RR: I do indeed. I think that at the end of Two-Tone it turned from a movement into a fashion, and that fashion was more important than what all the tunes were all about. It seemed if you donned a tonic suit and put on a pork pie hat then you were Two-Tone. The fashion became the big thing, and then the New Romantics came in with their scarfs flipped over their shoulders, and I noticed a lot of people move from our scene into that one. There was a lot of following fashions.

It was a bit weird. That's when we went to America and started doing stuff with the Clash and the Police. We got big over there and then a couple of years later we came back with 'I Can't Get Used to Losing You' which was our last hit which was from our first album, believe it or not. It got to number three and then the band split up, and out of that came General Public and the Fine Young Cannibals, so there is history there but all in all I wish that the original line up didn't split up but people had to go out and be adventurous. That's what we do as musicians. We learn. That's how we get greater.

PB: What are your memories from touring with the likes of the Clash?

RR: What I remember most with the Clash was the fact that it was so hard to get into their dressing rooms. I was always in there though. They would be like "Rog, come in, come here," but they were a very private band and they didn't like outsiders that much, and they had a lot of protection around them, a lot of people, but once they went on stage and started performing all the great glory came out. It was amazing.

I got to love them more than their records. Live it was just something else to watch. It was just insane. They used to give the audience so much night after night; they just went out on stage and gave it all they could. You would see the three of them right up to the front of the stage with their guitars, and it looked really good. Looking at it from the audience they just looked enormous; these are the things I will never forget.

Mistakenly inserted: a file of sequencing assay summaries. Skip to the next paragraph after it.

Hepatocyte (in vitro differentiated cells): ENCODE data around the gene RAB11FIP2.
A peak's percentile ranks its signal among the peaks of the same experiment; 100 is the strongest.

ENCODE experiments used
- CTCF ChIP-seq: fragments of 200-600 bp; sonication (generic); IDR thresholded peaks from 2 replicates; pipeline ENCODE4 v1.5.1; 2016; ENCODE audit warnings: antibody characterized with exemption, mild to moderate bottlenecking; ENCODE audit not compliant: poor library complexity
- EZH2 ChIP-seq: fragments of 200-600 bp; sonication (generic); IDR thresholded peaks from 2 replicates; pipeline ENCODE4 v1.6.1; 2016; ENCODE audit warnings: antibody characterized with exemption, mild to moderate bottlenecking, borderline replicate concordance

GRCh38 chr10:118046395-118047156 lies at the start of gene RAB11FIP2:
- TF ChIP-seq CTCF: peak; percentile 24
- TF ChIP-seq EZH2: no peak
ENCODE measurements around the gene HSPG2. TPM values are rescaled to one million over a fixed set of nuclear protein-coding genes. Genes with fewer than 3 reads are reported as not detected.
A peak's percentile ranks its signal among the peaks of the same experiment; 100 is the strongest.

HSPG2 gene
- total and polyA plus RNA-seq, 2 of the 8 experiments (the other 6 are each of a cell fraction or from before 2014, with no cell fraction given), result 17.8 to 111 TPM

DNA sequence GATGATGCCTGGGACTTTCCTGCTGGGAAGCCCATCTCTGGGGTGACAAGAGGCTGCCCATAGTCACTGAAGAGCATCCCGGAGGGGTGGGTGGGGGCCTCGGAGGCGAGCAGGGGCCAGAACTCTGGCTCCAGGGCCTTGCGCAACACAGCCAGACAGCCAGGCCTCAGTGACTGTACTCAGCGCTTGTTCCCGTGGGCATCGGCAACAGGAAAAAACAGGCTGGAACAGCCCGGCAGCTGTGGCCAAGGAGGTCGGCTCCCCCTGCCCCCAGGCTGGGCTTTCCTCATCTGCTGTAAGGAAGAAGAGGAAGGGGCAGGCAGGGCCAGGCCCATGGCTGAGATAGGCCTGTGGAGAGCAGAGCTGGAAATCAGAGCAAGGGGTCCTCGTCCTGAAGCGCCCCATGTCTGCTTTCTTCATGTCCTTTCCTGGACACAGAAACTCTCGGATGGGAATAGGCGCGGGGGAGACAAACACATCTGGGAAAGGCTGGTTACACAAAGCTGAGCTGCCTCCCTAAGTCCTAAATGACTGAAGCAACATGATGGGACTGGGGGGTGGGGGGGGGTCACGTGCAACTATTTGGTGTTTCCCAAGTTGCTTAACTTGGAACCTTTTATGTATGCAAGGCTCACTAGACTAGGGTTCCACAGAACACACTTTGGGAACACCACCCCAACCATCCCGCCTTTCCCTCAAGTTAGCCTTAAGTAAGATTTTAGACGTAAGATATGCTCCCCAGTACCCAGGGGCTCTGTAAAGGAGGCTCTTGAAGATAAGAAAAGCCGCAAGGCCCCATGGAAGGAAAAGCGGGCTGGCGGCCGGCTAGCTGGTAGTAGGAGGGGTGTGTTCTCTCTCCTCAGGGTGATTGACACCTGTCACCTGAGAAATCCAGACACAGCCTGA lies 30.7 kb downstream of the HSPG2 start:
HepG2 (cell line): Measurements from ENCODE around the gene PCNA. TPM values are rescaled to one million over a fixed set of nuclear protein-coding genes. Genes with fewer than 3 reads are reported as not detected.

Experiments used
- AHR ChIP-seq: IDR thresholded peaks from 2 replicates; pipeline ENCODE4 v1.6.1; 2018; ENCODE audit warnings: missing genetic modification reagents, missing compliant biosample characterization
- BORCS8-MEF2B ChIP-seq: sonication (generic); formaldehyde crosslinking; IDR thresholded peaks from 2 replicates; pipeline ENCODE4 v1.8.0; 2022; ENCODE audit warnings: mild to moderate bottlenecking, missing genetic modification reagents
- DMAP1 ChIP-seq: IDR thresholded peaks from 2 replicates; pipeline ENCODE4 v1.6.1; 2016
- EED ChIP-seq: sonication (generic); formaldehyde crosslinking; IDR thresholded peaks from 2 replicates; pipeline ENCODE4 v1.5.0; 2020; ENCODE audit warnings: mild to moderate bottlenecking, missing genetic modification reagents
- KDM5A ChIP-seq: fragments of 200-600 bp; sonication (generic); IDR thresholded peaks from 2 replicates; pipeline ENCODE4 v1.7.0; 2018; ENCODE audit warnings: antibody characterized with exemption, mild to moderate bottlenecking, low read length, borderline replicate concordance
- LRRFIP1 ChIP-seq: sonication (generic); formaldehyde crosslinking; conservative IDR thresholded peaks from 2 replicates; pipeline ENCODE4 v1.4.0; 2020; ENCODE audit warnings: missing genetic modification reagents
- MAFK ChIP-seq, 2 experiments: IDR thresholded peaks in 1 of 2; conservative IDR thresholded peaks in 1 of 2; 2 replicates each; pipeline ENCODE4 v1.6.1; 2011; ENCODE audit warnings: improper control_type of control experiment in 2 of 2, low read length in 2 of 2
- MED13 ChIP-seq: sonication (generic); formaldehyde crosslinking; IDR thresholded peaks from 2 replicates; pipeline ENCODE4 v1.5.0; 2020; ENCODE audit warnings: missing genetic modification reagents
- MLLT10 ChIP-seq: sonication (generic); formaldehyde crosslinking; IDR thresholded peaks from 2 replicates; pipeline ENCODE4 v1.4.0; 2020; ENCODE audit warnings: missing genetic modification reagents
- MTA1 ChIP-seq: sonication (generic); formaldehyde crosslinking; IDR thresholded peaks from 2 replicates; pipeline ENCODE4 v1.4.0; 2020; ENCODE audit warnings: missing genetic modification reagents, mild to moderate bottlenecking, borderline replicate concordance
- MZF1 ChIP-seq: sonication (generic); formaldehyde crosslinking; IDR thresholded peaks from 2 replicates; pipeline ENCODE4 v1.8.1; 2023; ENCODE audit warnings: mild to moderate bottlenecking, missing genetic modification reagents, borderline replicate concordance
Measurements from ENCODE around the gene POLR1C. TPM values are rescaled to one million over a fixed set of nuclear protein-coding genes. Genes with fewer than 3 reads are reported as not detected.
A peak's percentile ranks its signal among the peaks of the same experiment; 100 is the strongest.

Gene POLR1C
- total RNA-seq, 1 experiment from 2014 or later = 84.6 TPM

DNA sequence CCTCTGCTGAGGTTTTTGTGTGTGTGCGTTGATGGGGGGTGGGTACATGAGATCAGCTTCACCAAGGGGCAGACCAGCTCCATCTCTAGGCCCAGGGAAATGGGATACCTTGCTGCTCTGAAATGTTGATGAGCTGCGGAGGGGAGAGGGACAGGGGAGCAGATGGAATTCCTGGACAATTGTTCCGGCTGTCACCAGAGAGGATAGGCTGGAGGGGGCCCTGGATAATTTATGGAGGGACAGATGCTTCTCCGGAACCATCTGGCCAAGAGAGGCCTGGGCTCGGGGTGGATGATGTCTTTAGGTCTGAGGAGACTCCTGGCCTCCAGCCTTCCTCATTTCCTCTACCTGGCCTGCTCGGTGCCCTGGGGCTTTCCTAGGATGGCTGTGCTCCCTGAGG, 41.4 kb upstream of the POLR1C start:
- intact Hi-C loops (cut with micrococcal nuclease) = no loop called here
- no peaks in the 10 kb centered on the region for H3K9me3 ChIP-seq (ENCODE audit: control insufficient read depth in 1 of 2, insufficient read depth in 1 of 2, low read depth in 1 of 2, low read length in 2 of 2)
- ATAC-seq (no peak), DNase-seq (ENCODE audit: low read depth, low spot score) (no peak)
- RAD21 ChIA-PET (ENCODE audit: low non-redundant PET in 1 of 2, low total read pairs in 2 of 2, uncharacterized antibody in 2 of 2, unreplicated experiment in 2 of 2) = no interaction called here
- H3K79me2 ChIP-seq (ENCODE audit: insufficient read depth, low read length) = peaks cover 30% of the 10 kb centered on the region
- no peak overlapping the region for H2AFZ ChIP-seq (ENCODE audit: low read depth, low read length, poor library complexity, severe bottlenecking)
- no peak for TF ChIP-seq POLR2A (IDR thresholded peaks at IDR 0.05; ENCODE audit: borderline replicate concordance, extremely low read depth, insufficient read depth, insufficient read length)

Hanging out with them was something else, I realised quickly that those guys were not as aggressive as people made them out to be. Yeah, the Clash did argue a lot, but they were always nice to me and I went out on stage with them every night. It was either me or Mikey Dread that would go out and MC with them, either me or him or both of us. We were really good mates with them. Mick Jones ended up joining General Public in the end, and a few years ago I was with him in Big Audio Dynamite, so we sort of repaid favours to each other and we have tried to stay friends so 'nuff respect.

Sting is another person who really blew me away just with his manners and antics. He is a very, very kind person, and I have nothing bad to say about him either.

PB: This was during the Police days, right?

RR: Yeah, and after as well. He invited me to do some stuff with him and I've been on television with him doing 'This Bed's Too Big Without You' on 'The White Room'. I think it was on Channel Four a few years ago. I had to go down to his place ,and actually rehearse in his rehearsal room, I really got well looked after. I mean five star treatment. As I say, he never forgot. He still loves the music and anytime he can he'll give me an opening slot with him.

PB: Any last things you would like to say?

RR: With all that has happened to me, I should have my head in the clouds, but I haven't because I know I still have my work and that is getting the message of peace, love and unity to the people. As crazy and hippy-ish as it sounds, it's what I've spent all my life doing. All my life I have been trying to promote these anti-war songs because the world would be a better place without it. These things can be reasoned and there are solutions, better solutions than what I see going on in the world today every time I switch the news on.

PB: Thank you.











Related Links:


http://www.thebeatofficial.com/
https://plus.google.com/+OfficialTheBeat
https://twitter.com/thebeat
https://www.facebook.com/TheBeat/
https://www.youtube.com/officialthebeat


Commenting On: Interview - Beat








ie London, England

tick box before submitting comment
 


First Previous Next Last